Everything you see online is all thanks to your internet connection. Ethernet, on the other hand, plays the quiet and albeit unassuming role of linking your router to your switch, computer, and game console or your computer to your printer. Despite their similar-sounding names, they are completely different.
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How To Set Up A Wired Connection
Materials and Tools
When you want to create a wired network in your home or business, you need to gather the following items:
- Switch (optional)
- Ethernet cables (Cat 5, Cat 5e, Cat 6, Cat 6a, Cat 7, or Cat 8 w/ RJ45 connector)
- Powerline adapters (optional)
- Ethernet sockets (optional)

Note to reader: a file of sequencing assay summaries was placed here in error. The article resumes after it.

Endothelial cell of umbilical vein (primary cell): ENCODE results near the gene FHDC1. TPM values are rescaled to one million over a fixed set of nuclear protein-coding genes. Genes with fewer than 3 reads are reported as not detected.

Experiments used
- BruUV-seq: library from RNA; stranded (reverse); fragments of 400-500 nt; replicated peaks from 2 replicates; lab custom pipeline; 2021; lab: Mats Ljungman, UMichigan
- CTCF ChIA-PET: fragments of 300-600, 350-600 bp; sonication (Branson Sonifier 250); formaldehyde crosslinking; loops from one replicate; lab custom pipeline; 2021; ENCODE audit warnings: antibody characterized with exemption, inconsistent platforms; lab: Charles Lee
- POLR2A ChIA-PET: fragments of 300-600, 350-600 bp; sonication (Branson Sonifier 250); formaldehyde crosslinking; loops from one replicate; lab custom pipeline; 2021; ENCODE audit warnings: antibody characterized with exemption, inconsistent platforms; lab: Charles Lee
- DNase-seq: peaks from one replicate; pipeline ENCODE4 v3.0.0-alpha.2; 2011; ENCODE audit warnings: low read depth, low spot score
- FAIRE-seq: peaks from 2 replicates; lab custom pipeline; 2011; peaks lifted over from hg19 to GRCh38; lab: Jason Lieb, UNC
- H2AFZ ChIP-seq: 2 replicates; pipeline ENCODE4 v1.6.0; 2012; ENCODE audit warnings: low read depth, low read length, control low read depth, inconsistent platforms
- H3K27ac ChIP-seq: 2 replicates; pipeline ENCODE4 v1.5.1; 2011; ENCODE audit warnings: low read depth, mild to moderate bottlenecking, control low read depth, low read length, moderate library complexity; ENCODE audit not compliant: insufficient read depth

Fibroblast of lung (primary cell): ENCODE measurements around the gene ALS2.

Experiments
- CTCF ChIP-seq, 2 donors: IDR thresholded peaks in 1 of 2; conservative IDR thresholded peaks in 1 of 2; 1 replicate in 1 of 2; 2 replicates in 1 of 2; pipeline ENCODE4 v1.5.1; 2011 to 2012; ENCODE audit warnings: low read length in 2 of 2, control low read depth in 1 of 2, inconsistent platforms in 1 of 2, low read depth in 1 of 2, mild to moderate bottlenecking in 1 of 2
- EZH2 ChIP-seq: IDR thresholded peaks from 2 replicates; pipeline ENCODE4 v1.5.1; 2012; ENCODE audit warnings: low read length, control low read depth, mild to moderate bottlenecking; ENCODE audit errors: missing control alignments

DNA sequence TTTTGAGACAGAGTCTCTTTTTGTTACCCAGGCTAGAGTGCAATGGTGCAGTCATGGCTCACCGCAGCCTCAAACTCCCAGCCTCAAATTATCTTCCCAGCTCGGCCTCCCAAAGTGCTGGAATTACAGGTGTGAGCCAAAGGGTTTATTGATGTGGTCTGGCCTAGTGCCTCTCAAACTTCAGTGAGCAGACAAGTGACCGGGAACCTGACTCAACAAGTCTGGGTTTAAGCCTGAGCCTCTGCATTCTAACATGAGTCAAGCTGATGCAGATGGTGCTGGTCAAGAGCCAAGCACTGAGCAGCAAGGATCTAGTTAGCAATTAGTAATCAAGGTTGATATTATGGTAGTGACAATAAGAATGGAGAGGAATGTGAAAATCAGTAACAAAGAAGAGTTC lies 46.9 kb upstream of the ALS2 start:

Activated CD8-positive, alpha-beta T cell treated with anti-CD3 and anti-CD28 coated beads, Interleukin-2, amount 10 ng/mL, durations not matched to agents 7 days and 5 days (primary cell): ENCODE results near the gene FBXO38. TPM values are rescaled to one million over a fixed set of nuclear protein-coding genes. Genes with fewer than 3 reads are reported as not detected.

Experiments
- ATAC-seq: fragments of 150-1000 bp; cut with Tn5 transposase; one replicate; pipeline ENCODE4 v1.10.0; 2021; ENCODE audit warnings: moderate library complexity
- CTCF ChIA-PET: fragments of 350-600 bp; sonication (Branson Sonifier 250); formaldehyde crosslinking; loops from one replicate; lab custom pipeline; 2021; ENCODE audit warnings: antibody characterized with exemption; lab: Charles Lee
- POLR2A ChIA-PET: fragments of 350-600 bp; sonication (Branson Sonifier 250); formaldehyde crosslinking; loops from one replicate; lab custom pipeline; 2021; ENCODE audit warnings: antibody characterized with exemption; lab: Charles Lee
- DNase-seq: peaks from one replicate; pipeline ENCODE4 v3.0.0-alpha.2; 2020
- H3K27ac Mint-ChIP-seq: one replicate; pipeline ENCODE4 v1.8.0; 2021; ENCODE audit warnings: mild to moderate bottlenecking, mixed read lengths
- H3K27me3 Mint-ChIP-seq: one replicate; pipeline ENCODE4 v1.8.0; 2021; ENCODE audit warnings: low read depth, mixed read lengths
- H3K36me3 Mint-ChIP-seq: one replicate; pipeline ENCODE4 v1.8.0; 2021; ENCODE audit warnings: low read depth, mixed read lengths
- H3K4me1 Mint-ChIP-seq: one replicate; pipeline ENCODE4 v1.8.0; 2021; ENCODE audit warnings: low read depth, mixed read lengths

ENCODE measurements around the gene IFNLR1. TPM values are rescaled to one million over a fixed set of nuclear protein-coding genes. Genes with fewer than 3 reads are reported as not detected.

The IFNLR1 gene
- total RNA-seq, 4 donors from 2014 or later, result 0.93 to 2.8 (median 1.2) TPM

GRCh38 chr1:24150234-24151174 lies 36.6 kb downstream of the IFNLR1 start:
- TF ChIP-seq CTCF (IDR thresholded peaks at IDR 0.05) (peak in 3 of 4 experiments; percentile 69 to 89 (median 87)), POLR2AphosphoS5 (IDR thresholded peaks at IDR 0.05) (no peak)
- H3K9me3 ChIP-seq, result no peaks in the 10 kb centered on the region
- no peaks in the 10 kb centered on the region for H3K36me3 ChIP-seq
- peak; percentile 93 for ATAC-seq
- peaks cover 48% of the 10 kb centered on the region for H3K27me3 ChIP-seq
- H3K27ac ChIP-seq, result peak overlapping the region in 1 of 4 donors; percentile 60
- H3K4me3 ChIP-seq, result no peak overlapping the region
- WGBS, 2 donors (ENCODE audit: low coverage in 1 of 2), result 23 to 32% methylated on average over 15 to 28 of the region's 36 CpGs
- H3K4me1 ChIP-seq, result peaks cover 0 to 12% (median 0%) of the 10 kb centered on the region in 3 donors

Depending on how you want to route your cables, you may also need a baseboard cord channel, cable staples, and tape.
What Do You Want To Achieve?
When you properly plan your wired network, you won’t notice the “decrease” in coverage. Get a rough sketch of your flat and figure out which rooms need internet access. You can target specific places like the bedroom, home office/study, and dining/living area and add an internet port in each one. If you are sharing your flat, you can also add multiple access points in the common area.
After you identify the areas that need the internet, figure out how you are going to connect each room to your router. A router usually has 4 ethernet ports. In small flats and houses, this is more than enough to create an excellent wired connection. However, if you need more access points, you can expand your range